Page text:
The Journal of Arthroplasty, Volume 34, Issue 7, 1322 - 1327

Predicting Inpatient Status After Primary Total Knee Arthroplasty in Medicare-Aged Patients

Gronbeck, Christian et al.
Knee

Background

The Centers for Medicare and Medicaid Services (CMS) removed total knee arthroplasty (TKA) from its inpatient only (IPO) list as of January 1, 2018. The purpose of this study was to establish a risk-stratifying nomogram to aid in determining the need for inpatient admission among Medicare-aged patients undergoing primary TKA.

Methods

The American College of Surgeons National Surgical Quality Improvement Program database was queried to identify all patients aged ≥65 years who underwent primary TKA between 2006 and 2015. The primary outcome measure was inpatient admission, as defined by hospital length of stay longer than 2 days. Multiple demographic, comorbid, and perioperative variables were incorporated in a multivariate logistic regression model to yield a risk stratification nomogram.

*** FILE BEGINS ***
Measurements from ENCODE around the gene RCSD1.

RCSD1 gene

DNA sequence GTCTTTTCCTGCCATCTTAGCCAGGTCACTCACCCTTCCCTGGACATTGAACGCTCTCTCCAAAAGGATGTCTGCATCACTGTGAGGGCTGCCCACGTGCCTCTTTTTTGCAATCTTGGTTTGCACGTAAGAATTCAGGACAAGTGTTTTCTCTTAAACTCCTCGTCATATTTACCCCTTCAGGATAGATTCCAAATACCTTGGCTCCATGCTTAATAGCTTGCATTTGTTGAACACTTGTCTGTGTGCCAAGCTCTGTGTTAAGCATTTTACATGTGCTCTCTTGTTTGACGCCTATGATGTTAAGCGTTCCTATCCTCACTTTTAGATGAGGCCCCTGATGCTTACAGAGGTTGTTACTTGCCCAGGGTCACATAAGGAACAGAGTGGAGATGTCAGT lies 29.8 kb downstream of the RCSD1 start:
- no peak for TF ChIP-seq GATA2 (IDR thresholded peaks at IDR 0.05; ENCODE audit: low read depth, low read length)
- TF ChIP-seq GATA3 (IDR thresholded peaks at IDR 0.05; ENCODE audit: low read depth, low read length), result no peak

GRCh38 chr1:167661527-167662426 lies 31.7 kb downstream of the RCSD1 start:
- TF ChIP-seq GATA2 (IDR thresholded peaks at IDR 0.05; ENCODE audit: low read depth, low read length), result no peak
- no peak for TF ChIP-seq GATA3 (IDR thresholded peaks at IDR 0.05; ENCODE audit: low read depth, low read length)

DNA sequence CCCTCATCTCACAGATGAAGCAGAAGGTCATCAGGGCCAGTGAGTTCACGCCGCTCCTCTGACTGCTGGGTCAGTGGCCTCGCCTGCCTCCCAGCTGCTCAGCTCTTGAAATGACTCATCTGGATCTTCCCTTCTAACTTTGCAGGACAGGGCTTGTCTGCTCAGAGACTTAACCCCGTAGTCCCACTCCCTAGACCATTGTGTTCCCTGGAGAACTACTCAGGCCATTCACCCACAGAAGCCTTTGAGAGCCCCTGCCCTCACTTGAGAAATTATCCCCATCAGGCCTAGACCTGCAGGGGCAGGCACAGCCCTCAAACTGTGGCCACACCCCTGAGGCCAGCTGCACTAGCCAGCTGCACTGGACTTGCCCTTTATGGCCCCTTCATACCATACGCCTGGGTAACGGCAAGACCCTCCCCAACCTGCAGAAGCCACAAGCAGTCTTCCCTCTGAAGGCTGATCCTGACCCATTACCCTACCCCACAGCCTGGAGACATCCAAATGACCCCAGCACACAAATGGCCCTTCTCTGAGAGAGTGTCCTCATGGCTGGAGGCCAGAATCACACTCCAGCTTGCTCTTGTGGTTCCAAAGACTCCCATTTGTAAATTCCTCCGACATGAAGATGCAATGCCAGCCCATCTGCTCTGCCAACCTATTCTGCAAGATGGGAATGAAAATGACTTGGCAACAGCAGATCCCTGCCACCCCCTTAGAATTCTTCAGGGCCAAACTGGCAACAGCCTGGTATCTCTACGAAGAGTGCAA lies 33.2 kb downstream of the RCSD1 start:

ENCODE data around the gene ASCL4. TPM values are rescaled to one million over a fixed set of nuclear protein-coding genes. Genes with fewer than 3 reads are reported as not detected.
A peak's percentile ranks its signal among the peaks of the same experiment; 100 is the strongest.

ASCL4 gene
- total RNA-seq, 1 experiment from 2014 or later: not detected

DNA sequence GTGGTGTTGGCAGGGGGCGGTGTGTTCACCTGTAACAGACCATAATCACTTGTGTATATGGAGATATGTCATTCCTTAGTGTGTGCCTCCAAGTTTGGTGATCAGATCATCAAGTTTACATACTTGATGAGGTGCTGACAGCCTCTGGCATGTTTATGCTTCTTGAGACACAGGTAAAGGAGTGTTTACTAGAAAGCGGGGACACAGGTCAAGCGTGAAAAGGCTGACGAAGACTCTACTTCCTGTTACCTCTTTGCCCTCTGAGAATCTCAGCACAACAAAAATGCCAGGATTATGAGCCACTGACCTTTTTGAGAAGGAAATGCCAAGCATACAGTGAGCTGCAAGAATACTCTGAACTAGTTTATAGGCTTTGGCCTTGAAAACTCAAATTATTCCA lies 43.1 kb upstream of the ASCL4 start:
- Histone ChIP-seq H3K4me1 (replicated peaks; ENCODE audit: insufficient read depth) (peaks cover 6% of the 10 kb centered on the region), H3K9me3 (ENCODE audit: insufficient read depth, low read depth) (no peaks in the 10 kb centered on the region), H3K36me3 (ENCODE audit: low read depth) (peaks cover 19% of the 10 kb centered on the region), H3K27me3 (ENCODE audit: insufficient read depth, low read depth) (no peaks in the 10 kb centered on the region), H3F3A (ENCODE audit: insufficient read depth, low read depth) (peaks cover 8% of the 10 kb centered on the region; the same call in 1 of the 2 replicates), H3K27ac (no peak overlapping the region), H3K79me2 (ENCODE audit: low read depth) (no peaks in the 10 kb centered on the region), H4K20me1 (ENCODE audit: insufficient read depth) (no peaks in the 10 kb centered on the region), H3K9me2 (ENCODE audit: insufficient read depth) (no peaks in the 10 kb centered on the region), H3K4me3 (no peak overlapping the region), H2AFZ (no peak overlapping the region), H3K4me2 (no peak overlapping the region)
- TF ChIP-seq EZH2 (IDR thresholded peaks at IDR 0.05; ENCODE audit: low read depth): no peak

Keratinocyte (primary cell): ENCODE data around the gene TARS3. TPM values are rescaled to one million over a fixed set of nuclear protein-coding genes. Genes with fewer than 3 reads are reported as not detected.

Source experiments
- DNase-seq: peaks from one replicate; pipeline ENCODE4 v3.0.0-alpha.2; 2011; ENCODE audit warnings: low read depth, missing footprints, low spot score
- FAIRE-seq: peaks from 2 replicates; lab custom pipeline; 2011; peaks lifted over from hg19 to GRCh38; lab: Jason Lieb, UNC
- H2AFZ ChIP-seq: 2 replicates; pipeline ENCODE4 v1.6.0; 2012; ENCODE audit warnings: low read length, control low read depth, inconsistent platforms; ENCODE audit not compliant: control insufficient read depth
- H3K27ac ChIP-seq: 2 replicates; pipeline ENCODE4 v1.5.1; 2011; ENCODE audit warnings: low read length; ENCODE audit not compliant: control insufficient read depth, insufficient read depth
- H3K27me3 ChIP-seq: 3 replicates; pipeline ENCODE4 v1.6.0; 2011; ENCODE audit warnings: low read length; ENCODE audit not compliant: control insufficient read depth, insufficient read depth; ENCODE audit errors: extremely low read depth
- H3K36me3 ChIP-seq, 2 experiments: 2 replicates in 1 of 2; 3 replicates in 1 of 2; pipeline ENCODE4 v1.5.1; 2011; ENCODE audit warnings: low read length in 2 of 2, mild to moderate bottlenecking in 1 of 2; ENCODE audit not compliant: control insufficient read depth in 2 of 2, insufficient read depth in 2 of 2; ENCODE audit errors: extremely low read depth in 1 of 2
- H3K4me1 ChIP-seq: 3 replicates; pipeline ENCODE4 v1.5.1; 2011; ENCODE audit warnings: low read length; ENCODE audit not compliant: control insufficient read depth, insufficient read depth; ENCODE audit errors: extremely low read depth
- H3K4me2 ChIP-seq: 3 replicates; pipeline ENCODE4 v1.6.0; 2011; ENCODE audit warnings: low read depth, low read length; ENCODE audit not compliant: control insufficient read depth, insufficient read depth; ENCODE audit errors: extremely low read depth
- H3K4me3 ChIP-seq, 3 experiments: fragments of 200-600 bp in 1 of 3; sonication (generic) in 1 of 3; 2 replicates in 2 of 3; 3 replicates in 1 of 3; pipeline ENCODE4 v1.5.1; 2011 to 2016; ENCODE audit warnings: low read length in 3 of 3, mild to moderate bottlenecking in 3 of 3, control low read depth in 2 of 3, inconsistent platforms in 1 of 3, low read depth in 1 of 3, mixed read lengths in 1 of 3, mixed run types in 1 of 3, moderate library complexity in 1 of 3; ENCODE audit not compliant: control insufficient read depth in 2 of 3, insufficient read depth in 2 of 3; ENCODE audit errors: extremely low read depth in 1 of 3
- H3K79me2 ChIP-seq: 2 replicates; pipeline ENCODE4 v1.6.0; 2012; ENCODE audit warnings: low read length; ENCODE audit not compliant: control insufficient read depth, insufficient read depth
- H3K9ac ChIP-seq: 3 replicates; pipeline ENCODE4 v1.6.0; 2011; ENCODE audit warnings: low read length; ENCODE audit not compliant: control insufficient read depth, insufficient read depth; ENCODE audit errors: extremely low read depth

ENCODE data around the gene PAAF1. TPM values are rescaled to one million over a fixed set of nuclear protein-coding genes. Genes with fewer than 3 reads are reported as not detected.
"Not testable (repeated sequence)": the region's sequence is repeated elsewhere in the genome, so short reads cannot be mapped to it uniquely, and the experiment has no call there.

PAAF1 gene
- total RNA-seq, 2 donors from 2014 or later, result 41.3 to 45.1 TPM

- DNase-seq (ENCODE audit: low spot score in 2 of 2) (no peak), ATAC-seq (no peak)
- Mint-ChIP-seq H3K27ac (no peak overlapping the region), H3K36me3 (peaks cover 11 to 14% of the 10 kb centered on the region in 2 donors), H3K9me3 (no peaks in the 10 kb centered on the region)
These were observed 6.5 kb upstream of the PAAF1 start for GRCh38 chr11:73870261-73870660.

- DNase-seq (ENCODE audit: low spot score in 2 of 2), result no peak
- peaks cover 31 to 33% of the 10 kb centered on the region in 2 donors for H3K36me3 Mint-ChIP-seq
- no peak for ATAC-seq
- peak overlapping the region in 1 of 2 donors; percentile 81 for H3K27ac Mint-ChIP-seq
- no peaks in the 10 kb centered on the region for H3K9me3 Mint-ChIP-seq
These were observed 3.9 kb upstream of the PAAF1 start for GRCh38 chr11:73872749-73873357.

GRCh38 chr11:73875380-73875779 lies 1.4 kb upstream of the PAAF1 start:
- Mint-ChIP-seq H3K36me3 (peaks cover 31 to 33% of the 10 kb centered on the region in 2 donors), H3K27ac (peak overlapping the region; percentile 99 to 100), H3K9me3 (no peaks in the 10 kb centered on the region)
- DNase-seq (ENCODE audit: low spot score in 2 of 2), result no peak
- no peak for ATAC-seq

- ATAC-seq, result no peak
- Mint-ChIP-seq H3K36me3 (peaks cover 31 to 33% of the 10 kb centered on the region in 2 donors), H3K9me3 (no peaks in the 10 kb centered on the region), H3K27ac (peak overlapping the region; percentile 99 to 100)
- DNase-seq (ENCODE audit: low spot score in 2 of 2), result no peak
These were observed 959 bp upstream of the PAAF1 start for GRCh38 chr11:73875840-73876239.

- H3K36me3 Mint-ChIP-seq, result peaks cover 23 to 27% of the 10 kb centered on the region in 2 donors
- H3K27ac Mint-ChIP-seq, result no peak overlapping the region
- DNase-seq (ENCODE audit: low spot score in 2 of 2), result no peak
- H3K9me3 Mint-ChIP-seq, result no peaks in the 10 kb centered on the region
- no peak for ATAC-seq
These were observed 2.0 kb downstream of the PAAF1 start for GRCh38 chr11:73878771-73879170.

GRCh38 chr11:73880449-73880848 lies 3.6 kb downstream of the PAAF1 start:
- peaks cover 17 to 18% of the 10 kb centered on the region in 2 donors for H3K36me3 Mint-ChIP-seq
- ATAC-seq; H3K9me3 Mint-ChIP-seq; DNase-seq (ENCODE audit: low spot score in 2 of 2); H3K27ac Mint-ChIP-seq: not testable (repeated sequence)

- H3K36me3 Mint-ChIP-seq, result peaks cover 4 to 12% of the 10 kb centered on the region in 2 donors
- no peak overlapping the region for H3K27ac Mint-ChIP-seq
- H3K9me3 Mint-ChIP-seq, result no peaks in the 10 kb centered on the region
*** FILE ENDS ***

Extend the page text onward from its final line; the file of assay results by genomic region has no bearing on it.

Results

Sixty-one thousand two hundred eighty-four inpatient and 26,066 outpatient admissions were analyzed. Age >80 years (odds ratio [OR] = 2.27, P < .0001, 95% confidence interval [CI] = 2.13-2.42), simultaneous bilateral TKA (OR = 2.02, P < .0001, 95% CI = 1.77-2.30), dependent functional status (OR = 1.95, P < .0001, 95% CI = 1.62-2.35), metastatic cancer (OR = 1.91, P = .055, 95% CI = 0.99-3.73), and female gender (OR = 1.76, P < .0001, 95% CI = 1.70-1.82) were the greatest determinants of inpatient stay. The resulting predictive model demonstrated acceptable discrimination and excellent calibration.

Conclusion

Our model enabled a reliable and straightforward identification of the most suitable candidates for inpatient admission in Medicare aged–patients undergoing primary TKA. Larger multicenter studies are necessary to externally validate the proposed predictive nomogram.

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